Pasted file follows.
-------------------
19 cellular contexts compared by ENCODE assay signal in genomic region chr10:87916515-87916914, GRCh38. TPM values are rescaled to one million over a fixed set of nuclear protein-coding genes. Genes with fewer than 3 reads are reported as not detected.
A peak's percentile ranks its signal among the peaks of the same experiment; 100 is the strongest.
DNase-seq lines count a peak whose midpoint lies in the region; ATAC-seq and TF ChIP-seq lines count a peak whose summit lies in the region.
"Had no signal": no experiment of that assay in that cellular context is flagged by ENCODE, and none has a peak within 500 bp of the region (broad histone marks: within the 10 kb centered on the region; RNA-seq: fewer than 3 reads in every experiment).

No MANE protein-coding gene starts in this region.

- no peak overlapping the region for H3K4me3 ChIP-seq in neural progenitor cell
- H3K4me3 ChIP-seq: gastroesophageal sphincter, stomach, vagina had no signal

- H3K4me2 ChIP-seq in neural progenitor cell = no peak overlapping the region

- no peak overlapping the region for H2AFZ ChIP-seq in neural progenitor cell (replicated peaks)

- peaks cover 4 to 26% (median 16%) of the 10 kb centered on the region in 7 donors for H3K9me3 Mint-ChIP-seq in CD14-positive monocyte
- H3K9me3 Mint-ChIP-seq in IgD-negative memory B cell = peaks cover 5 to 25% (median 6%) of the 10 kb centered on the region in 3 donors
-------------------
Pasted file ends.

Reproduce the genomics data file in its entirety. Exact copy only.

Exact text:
19 cellular contexts compared by ENCODE assay signal in genomic region chr10:87916515-87916914, GRCh38. TPM values are rescaled to one million over a fixed set of nuclear protein-coding genes. Genes with fewer than 3 reads are reported as not detected.
A peak's percentile ranks its signal among the peaks of the same experiment; 100 is the strongest.
DNase-seq lines count a peak whose midpoint lies in the region; ATAC-seq and TF ChIP-seq lines count a peak whose summit lies in the region.
"Had no signal": no experiment of that assay in that cellular context is flagged by ENCODE, and none has a peak within 500 bp of the region (broad histone marks: within the 10 kb centered on the region; RNA-seq: fewer than 3 reads in every experiment).

No MANE protein-coding gene starts in this region.

- no peak overlapping the region for H3K4me3 ChIP-seq in neural progenitor cell
- H3K4me3 ChIP-seq: gastroesophageal sphincter, stomach, vagina had no signal

- H3K4me2 ChIP-seq in neural progenitor cell = no peak overlapping the region

- no peak overlapping the region for H2AFZ ChIP-seq in neural progenitor cell (replicated peaks)

- peaks cover 4 to 26% (median 16%) of the 10 kb centered on the region in 7 donors for H3K9me3 Mint-ChIP-seq in CD14-positive monocyte
- H3K9me3 Mint-ChIP-seq in IgD-negative memory B cell = peaks cover 5 to 25% (median 6%) of the 10 kb centered on the region in 3 donors